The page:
Book Review: Haifa Fixes Her Lie/Haifa rectifica su mentira |

Book Review: Haifa Fixes Her Lie/Haifa rectifica su mentira

In the realm of children's literature, discovering authentic Muslim representation remains a challenge, especially when it originates from authors who truly embody the Muslim experience. Even less likely is coming across a bilingual children’s book that seamlessly blends multicultural dimensions with Islamic elements in a way that shows instead of tells. You will find all of the above in the new release from Compass Books, Haifa Fixes Her Lie, (Haifa rectifica su mentira in Spanish), written by Sarah Musa, author of the acclaimed My Garden Over Gaza. Through vibrant storytelling, this colorful early reader illustrated by Humaira Saud details how even big mistakes like lies can be mended when we are brave enough to seek forgiveness. 

The narrative follows Haifa, a playful young girl whose carelessness leads to a broken vase, setting off a chain of events that unfolds with both innocence, humor, and valuable life lessons. As Haifa grapples with her initial lie and witnesses her uncle, Tio Orlando, rectify his own inadvertent mistakes, readers are immersed in a heartfelt journey of self-discovery and redemption through a child’s eyes. 

Haifa’s curiosity gets the best of her when she is admiring her mother’s prized gift, a beautifully decorated ceramic vase handcrafted by her uncle, Tio Orlando. When Haifa’s mother finds it shattered on the floor, she asks her daughter what happened. Afraid to admit that she accidentally caused it to fall, Haifa denies involvement and keeps her guilt a secret. Her mother reminds her that lies are sinful, but despite her warnings, Haifa remains silent. Her lie weighs heavily on her heart throughout the story.

Tio Orlando comes over for a surprise visit and spends the day playing with Haifa, making her forget about her lie temporarily. While they are enjoying their time, Tio Orlando accidentally steps on Haifa’s favorite pen and crushes it under his weight. He also breaks the vacuum cleaner as he helps tidy the house. Tio apologizes to both Haifa and her mom. He rectifies his mistake by fixing the vacuum cleaner and helping her with other chores. Haifa sees in her uncle an example of good character and is reminded about the lie she told. She realizes that she should also apologize. One by one, Haifa offers apologies – first to her uncle for breaking the vase he made, second to her mother for lying, and finally to Allah. Once she admits her wrongdoing and seeks forgiveness, she feels much better and vows never to lie again.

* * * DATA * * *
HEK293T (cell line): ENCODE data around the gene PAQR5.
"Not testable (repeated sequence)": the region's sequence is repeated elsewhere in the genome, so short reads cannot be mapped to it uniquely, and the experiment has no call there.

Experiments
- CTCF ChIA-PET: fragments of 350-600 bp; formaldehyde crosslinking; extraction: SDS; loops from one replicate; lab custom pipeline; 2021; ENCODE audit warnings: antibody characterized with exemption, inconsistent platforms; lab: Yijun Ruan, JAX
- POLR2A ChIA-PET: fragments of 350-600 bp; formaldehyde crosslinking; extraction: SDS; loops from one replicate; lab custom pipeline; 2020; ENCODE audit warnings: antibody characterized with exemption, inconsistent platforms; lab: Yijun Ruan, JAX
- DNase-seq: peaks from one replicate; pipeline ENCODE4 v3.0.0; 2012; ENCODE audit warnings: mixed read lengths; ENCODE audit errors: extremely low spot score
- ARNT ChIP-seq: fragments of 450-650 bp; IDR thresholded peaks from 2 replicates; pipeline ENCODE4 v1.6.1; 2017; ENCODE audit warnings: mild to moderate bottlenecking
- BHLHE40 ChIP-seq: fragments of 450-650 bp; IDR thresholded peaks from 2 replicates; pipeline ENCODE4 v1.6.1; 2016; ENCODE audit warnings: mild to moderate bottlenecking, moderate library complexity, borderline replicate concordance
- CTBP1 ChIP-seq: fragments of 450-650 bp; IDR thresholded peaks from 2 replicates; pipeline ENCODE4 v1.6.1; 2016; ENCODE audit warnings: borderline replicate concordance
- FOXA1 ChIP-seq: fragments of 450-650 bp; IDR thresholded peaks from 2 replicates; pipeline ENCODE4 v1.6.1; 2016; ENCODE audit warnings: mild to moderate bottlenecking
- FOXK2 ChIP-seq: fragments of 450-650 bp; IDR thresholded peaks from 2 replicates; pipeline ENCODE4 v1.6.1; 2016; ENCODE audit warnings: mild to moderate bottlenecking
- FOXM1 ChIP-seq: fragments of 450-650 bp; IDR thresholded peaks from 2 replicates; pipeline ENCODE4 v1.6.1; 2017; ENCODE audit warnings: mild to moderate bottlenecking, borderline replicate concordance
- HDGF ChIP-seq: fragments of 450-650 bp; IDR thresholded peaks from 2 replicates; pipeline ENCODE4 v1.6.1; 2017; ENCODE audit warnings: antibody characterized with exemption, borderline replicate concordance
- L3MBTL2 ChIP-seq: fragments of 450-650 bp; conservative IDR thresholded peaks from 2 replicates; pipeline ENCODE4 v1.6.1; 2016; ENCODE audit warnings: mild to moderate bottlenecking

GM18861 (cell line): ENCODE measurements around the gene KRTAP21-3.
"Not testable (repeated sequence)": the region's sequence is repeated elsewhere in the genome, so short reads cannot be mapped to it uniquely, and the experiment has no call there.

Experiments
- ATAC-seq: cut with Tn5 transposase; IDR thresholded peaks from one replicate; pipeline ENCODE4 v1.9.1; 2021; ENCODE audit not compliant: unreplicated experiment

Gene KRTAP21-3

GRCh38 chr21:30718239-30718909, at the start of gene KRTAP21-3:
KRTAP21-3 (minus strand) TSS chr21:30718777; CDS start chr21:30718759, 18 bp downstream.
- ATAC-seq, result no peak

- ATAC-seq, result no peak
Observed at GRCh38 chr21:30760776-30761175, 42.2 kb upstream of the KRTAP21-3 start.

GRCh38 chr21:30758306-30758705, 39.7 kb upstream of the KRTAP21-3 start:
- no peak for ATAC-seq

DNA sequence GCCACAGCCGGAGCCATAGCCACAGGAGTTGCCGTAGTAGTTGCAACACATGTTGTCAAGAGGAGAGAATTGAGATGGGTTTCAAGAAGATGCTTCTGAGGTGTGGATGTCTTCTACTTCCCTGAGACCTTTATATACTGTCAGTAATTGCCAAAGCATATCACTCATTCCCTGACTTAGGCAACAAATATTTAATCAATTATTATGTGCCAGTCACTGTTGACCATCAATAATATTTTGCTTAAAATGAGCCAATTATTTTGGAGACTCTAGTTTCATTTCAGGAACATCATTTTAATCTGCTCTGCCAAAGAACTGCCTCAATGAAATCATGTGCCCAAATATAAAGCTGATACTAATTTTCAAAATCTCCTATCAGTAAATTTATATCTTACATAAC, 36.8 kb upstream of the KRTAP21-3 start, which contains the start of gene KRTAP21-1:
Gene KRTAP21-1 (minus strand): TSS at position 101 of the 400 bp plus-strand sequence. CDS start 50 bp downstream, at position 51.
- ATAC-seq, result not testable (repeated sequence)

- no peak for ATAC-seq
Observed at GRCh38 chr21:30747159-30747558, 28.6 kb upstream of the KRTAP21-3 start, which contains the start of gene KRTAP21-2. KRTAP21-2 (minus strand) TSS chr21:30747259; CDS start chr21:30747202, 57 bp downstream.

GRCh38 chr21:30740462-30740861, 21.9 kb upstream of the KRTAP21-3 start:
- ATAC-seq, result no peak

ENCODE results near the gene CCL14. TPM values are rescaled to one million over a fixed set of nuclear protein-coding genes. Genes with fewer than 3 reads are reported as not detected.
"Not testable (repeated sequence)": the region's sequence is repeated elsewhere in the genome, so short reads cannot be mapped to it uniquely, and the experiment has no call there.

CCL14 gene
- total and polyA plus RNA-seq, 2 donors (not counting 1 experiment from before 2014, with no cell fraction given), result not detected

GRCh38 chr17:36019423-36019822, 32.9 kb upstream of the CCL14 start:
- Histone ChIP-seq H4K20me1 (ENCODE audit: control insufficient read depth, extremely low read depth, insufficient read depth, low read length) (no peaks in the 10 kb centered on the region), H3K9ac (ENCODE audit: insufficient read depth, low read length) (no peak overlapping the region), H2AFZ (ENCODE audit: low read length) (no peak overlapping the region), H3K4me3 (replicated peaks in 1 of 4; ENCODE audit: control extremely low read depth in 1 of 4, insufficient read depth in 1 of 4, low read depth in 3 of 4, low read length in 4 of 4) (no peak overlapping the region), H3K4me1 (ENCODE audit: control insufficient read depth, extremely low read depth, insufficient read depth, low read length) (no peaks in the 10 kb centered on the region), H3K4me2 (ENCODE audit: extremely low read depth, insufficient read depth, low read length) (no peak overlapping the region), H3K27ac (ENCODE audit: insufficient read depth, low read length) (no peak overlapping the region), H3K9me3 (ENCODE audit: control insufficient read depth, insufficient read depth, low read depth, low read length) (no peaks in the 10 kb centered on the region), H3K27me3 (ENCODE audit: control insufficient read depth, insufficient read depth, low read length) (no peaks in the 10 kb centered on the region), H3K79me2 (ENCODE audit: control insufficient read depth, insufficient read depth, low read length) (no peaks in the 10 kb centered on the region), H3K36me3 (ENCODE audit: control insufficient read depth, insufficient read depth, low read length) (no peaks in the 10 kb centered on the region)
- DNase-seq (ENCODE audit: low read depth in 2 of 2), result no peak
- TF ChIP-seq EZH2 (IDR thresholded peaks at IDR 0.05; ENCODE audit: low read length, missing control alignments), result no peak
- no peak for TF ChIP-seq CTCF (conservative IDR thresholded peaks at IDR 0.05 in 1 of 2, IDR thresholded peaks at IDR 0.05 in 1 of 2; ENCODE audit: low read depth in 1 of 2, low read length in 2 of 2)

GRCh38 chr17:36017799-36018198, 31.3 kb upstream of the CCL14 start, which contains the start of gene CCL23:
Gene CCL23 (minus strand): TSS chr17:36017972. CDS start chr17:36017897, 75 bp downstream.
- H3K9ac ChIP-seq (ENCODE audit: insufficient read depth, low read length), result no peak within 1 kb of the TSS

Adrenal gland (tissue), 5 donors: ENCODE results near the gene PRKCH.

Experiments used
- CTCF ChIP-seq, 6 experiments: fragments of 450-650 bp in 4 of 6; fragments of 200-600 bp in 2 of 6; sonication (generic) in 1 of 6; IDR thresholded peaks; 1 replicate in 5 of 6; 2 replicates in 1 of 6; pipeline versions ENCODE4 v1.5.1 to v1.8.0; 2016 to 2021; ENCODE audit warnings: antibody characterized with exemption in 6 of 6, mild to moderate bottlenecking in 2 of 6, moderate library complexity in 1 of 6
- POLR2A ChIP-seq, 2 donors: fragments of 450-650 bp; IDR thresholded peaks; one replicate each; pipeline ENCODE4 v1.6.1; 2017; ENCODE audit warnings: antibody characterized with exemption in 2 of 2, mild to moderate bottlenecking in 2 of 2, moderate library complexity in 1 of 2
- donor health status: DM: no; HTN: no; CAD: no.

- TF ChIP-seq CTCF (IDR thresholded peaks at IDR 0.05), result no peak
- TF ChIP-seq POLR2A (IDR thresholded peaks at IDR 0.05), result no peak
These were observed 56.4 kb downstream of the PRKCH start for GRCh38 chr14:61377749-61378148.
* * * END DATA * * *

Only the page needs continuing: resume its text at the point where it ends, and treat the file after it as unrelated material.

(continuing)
What sets this book apart is its "own voices" perspective, subtly weaving cultural and religious elements into the narrative without resorting to excessive exposition. The story is endearing and relatable, portraying a scenario that mirrors everyday occurrences in the lives of children. With an Arabic name for Haifa and a Spanish name for Tio Orlando, the story subtly hints at their multicultural identities. However, the author wisely leaves room for readers to speculate about their background and family dynamics. This intentional ambiguity encourages children to either engage their imagination or find elements of their own background reflected in the characters. Additionally, the narrative is not overly preachy, offering an authentic portrayal of Muslim family life that is both proud and understated. 

The author, Sarah Musa, is half Palestinian and half Latina from her mother’s side. Her own Tio by the name of Anthony was an inspiration for this book. His name is mentioned in the dedication and author bio. Musa fondly remembers the impact he had on her life before losing a battle with cancer at a young age. Through Haifa’s story, she honors her uncle, as well as her Latin American roots. Musa  describes her heritage as “half of who I am” despite at times not feeling completely accepted in that community. She recalls that growing up, it was difficult to fit into the Latino culture because there was not a significant presence of Latino Muslims in her home state of New Mexico. With the ever-growing number of Latin American Muslims in Islam today, and Musa’s contribution to Latino representation in Islamic literature, hopefully that will change. 

Haifa Fixes Her Lie is a delightful early reader that is sure to captivate children and resonate with its relevance. For Spanish-speaking families and those seeking more inclusivity in Islamic kidlit, this book stands as a useful addition, promoting cultural appreciation and embracing the diversity within the Muslim community. While I noted some minor translation errors, the narrative remains comprehensible in both languages, providing a valuable option for bilingual and multilingual families. There are also statements throughout about Allah not “liking people who lie” that may need further elaboration from parents who are reading to their children. 

All things considered, Sarah Musa's work is an invitation for readers of all backgrounds to explore, learn, and celebrate the richness of everyday Muslim life through the eyes of Haifa and Tio Orlando. I look forward to reading more from Musa and Compass Books in the future, inshaAllah, God willing.

Wendy Díaz is a Puerto Rican Muslim writer, award-winning poet, translator, and mother of six (ages ranging from infant to teen). She is the co-founder of Hablamos Islam, a non-profit organization that produces educational resources about Islam in Spanish ( She has written, illustrated, and published over a dozen children’s books and currently lives with her family in Maryland. Follow Wendy Díaz on social media @authorwendydiaz and @hablamosislam.

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